Do you as a pet lover have the ability to understand what it is your dog is saying? Learning how these animals communicate is not only beneficial to proper training and pet care, it also helps tighten the bond between man's best friend and his owner.
In addition to using his barking, tail wagging, and body movements, dogs can also relay messages by the language of ear positions. The frightened dog tells of his submissive attitude to man by flattening his ears as well as lowering himself on haunches.
Also, in the last step in the sequence of aggression just before attack, the dog folds his ears close to his head and bares his teeth. But in the first step of aggressive movement, the dog picks up his ears to a vertical position.
Even the dog with hanging ears will pull the base of his ears forward, which makes the rest of his ears stand forward and outward. This upright position tells his human handler that there is every reason to be alert or on guard.
During World War II, the marines of M Company of the Second Raider Battalion laid their lives on the line in their dependence on the ability of their dogs to communicate to them what was ahead. While he was in the thick of battle, a Doberman named Andy had advanced from the shore to the jungle on Bougainville Island.
Andy liked to work off his leash. The dog was about ten yards ahead of the men when he froze and alerted his ears. The soldiers knew that those stiffened ears meant that there was a Japanese sniper just ahead. The scout leader sent two riflemen ahead, and they sprayed a mangrove tree with bullets. The sniper fell out. That same day Andy silently alerted his handler to snipers on two other occasions.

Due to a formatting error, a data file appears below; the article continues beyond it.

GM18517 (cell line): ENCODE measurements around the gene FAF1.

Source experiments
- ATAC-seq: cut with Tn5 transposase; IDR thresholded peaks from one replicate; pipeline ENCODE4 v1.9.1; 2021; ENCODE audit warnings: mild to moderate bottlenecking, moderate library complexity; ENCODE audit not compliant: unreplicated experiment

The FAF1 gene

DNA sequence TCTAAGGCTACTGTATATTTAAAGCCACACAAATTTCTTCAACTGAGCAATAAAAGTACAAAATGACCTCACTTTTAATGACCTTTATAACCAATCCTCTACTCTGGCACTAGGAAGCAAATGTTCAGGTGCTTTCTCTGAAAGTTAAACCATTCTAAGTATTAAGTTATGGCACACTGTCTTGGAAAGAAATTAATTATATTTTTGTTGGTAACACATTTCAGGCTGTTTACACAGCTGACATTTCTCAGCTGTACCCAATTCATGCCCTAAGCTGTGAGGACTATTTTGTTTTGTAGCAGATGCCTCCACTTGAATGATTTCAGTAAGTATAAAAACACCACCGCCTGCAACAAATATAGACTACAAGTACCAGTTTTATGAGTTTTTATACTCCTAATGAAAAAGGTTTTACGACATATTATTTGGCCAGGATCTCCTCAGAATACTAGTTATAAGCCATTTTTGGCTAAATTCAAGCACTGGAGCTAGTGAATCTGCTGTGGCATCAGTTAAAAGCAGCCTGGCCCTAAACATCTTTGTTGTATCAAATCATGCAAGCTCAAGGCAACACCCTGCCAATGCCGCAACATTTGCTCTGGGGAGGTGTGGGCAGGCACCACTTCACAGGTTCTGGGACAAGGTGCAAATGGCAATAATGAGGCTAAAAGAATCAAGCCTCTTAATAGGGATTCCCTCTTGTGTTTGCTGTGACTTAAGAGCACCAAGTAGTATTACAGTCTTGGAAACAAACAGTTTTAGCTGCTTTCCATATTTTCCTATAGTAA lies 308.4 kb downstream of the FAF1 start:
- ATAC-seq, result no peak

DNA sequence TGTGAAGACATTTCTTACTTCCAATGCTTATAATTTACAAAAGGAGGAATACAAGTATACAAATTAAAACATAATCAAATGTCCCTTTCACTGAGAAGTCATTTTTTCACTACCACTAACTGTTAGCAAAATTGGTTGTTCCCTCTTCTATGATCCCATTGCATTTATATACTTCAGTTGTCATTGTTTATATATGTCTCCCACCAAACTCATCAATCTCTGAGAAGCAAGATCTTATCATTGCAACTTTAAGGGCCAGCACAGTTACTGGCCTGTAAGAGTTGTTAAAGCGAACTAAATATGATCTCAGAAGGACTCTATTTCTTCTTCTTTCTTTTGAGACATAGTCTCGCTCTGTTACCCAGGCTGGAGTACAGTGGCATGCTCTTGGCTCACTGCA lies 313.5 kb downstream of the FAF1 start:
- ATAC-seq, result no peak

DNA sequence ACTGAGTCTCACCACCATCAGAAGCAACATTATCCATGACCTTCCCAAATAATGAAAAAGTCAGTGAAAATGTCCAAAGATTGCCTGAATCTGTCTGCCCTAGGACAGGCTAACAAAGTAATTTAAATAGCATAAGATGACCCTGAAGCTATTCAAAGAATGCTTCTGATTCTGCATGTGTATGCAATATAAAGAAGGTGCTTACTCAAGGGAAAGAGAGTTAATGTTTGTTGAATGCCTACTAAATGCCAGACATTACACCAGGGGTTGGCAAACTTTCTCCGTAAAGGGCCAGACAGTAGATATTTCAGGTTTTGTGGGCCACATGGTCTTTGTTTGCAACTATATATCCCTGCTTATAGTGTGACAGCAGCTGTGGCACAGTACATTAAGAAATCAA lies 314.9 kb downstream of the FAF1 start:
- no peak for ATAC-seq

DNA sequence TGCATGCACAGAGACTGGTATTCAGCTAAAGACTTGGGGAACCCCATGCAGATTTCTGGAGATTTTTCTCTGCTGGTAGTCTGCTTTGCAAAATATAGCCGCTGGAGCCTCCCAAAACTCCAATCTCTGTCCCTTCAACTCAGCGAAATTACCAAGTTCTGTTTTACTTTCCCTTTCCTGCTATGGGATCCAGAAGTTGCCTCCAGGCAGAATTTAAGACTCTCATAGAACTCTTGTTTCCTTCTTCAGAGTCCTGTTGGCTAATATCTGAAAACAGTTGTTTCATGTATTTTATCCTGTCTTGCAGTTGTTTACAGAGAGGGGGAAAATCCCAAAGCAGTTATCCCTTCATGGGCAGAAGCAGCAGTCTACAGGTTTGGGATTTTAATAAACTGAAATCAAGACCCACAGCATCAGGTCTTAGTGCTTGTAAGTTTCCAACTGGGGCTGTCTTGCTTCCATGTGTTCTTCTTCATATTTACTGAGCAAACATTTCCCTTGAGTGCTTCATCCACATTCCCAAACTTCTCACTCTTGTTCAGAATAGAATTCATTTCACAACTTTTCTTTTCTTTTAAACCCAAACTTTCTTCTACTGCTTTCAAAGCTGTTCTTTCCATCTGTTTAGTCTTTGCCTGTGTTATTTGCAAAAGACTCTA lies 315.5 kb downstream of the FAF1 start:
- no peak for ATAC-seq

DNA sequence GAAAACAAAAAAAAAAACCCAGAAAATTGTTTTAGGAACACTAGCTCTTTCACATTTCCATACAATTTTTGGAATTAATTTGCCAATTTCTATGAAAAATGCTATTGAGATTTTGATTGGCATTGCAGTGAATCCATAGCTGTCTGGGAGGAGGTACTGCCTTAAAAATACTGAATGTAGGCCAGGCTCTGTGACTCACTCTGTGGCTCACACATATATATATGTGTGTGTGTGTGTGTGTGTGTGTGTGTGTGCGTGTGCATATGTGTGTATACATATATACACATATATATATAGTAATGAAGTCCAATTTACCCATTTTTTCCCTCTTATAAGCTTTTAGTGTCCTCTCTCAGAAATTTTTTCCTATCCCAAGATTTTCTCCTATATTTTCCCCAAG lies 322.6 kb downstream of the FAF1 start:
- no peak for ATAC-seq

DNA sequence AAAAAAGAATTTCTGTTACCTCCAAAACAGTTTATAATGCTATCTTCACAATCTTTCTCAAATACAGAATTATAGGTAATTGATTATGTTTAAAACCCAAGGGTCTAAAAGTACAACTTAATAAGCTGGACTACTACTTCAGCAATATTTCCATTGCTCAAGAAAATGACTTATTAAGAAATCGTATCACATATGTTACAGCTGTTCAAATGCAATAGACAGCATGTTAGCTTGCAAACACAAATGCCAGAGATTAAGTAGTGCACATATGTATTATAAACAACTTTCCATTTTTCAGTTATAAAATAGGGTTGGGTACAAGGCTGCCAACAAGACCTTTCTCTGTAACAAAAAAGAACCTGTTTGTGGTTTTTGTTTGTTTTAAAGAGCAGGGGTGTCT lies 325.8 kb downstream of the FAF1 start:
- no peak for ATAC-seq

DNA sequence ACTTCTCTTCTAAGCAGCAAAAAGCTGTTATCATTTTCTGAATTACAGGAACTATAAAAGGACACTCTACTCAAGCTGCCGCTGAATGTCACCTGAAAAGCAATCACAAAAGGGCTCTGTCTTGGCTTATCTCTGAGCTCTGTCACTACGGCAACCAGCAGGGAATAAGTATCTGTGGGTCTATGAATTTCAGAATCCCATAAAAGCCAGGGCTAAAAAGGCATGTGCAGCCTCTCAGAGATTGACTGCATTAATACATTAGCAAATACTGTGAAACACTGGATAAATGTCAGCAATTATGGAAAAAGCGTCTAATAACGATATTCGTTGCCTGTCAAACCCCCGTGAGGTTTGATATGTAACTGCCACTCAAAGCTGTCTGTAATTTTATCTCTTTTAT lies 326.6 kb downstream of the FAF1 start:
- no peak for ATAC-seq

Now the average pet lover might not have their own dog trained to such an elite degree, but you don't have to in order to know how well your dog supplements his silent body language with his vocal communication. The vocal vocabulary has numerous and varied forms which we’re sure you’ve come across during your pet care – your dog whimpers, whines, signs, grunts, hums, coons, howls, squeals, growls, and barks.
Your dog can vary his barking enough to communicate with you. Almost subconsciously, you have no doubt learned to understand the nuances of your pet's barking. These minute differences may be in the tone, the frequency, the rhythm and the level of loudness. Your pet may bark to show his excitement, his pleasure, his sense of fear, and the need for your attention.
And your dog, by his tail-wagging, his licking, nosing, barking, howling and his many clever individual expressions, talks to you. Your pet tells you how much he wants to be your protector, your companion and your best friend. Like dogs throughout the ages, your dog has become your friend by his uncanny ability to communicate.